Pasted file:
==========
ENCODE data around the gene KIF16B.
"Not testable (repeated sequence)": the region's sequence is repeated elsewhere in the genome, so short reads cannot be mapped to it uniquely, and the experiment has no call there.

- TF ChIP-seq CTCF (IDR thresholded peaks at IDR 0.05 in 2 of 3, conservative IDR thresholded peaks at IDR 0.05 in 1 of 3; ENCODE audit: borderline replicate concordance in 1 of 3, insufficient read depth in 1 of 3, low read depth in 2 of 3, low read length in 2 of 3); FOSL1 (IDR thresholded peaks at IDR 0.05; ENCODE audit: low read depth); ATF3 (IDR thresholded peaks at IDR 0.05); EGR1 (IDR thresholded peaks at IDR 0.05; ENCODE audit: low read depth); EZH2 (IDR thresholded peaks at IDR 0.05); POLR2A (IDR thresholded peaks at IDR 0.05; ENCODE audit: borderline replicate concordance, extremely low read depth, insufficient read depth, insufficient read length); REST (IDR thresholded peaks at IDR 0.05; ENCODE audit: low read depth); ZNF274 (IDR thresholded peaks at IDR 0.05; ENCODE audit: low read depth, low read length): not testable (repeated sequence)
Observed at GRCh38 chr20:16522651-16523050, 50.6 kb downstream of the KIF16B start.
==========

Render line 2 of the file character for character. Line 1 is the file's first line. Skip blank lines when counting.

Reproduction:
"Not testable (repeated sequence)": the region's sequence is repeated elsewhere in the genome, so short reads cannot be mapped to it uniquely, and the experiment has no call there.